Makers, Cory Doctorow
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Makers

Perry and Lester invent things—seashell robots that make toast, Boogie Woogie Elmo dolls that drive cars. They also invent entirely new economic systems, like the “New Work,” a New Deal for the technological era. Barefoot bankers cross the nation, microinvesting in high-tech communal mini-startups like Perry and Lester’s. Together, they transform the country, and Andrea Fleeks, a journo-turned-blogger, is there to document it.

Then it slides into collapse. The New Work bust puts the dot.combomb to shame. Perry and Lester build a network of interactive rides in abandoned Wal-Marts across the land. As their rides, which commemorate the New Work’s glory days, gain in popularity, a rogue Disney executive grows jealous, and convinces the police that Perry and Lester’s 3D printers are being used to run off AK-47s.

Hordes of goths descend on the shantytown built by the New Workers, joining the cult. Lawsuits multiply as venture capitalists take on a new investment strategy: backing litigation against companies like Disney. Lester and Perry’s friendship falls to pieces when Lester gets the ‘fatkins’ treatment, turning him into a sybaritic gigolo.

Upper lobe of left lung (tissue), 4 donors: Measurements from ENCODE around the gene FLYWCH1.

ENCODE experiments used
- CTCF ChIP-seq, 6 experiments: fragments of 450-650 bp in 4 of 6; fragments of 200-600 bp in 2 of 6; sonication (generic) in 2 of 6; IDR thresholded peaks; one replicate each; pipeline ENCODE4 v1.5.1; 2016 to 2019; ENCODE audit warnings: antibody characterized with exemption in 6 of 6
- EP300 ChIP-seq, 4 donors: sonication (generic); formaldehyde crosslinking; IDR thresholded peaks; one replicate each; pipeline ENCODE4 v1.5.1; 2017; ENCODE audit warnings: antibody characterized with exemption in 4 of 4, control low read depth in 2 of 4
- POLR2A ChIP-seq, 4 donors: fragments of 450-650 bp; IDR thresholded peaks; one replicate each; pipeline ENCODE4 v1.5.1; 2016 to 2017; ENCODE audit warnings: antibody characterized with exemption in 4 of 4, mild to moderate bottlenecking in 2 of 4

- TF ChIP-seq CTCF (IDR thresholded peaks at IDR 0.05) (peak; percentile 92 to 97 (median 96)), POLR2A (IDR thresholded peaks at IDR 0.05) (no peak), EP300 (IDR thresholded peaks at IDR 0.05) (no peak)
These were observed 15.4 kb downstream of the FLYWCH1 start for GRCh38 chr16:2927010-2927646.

Then things get really interesting.
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Makers, Cory Doctorow
Makers
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Jeri elder
Jeri eldershared an impression11 months ago
🎯Worthwhile

Really enjoyed this book!

Sarah Witt
Sarah Wittshared an impression2 years ago
🔮Hidden Depths
🎯Worthwhile

It was a good book. Kinda hard to get into and understand at first but good. I wished the ending would have been diffrent

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Owning books has been around for longer than publishing books has. Copyright law has always recognized your right to own your books. When copyright laws are made—by elected officials, acting for the public good—they always safeguard this right.
but there comes a time about this time every night when I’m just too goddamned hyper to bother with all that stuff and I want to just DO SOMETHING instead of ask someone else to start a process to investigate the possibility of someday possibly maybe doing something.
I’m speaking, of course, of the legal departments at ebook publishers.
Makers, by Cory Doctorow

“What I’ve got here are my
There’s a dangerous group of anti-copyright activists out there who pose a clear and present danger to the future of authors and publishing. They have no respect for property or laws. What’s more, they’re powerful and organized, and have the ears of lawmakers and the press.
I’m speaking, of course, of the legal departments at ebook publishers.
These people don’t believe in copyright law. Copyright law says that when you buy a book, you own it. You can give it away, you can lend it, you can pass it on to your descendants or donate it to the local homeless shelter. Owning books has been around for longer than publishing books has. Copyright law has always recognized your right to own your books. When copyright laws are made—by elected officials, acting for the public good—they always safeguard this right

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